OpenCitations receives the Open Publishing Award in Open Data | OpenCitations blog

“We are proud and humbled to count the Open Publishing Award in Open Data among the acknowledgements so far received by OpenCitations. Despite the term “award”, the Open Publishing Awards, in fact, don’t aim to proclaim winners, but rather to “shake the hands” of some projects which seem to be following (and tracing) a right path towards a more open knowledge. All the projects awarded help by defining more concretely what “open”means, and at the same time their example encourages awareness on the variety of the open publishing projects, and a reflection about the common values and goals that gather so many different people, institutions and organizations.”

From little acorns . . . A retrospective on OpenCitations | OpenCitations blog

“Now that OpenCitations is hosting over one billion freely available scholarly bibliographic citations, this is perhaps an opportune moment to look back to the start of this initiative. A little over eleven years ago, on 24 April 2010, I spoke at the Open Knowledge Foundation Conference, OKCon2010, in London, on the topic

OpenCitations: Publishing Bibliographic Citations as Linked Open Data

I reported that, earlier that same week, I had applied to Jisc for a one-year grant to fund the OpenCitations Project (opencitations.net). Jisc (at that time ‘The JISC’, the Joint Information Systems Committee) was tasked by the UK government, among other things, to support research and development in information technology for the benefit of the academic community.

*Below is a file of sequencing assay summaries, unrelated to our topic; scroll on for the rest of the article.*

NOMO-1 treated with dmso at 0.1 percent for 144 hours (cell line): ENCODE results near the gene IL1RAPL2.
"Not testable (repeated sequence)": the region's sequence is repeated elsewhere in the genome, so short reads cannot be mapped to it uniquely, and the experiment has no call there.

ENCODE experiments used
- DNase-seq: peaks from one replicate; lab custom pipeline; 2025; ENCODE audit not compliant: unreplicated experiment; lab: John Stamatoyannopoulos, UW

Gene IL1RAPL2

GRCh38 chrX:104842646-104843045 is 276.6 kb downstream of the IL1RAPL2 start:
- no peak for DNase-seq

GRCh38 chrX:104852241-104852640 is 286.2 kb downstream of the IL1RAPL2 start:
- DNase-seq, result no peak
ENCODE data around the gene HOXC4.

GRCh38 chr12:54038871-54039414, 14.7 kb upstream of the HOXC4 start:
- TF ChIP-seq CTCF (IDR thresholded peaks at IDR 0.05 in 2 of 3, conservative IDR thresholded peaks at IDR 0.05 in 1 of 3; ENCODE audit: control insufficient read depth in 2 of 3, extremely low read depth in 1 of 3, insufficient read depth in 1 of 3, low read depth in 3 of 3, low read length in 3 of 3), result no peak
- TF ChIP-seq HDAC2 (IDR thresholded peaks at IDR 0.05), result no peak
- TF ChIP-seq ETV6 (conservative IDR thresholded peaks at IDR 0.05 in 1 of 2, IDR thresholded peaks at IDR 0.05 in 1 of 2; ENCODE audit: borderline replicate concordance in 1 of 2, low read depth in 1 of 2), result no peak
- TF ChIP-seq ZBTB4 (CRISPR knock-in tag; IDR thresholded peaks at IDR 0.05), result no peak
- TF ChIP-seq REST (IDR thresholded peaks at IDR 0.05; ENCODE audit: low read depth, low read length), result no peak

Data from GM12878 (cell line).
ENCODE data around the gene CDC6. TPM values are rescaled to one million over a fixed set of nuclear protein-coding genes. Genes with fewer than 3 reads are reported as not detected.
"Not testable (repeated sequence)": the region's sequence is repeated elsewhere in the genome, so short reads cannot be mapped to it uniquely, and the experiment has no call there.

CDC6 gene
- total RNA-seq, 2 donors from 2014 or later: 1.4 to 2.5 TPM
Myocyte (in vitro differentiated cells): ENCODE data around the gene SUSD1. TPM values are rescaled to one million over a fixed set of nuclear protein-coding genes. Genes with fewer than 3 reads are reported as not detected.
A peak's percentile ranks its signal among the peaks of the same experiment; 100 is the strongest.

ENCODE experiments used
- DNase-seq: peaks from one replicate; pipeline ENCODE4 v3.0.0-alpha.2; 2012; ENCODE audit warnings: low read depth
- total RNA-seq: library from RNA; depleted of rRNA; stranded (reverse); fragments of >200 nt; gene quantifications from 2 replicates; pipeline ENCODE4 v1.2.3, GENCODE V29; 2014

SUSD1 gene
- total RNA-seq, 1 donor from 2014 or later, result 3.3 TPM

The purpose of that original OpenCitations R&D project was to develop a prototype in which we:

harvested citations from the open access biomedical literature in PubMed Central;
described and linked them using CiTO, the Citation Typing Ontology [1];
encoded and organized them in an RDF triplestore; and
published them as Linked Open Data in the OpenCitations Corpus (OCC)….”

Informationsplattform Open Access: Jetzt mitfördern: Unterstützung von DOAB/OAPEN, PKP und OpenCitations über SCOSS

“The SCOSS network recognizes the importance of the three infrastructure services for the global open access transformation and contributes to sustainable financing

The global network Sustainability Coalition for Open Science Services (SCOSS) has been supporting the expansion of an open science infrastructure since 2017 by recommending important non-commercial services for funding every year. The call is aimed at the Open Access / Open Science community with the recommendation that these projects be financially supported for three years.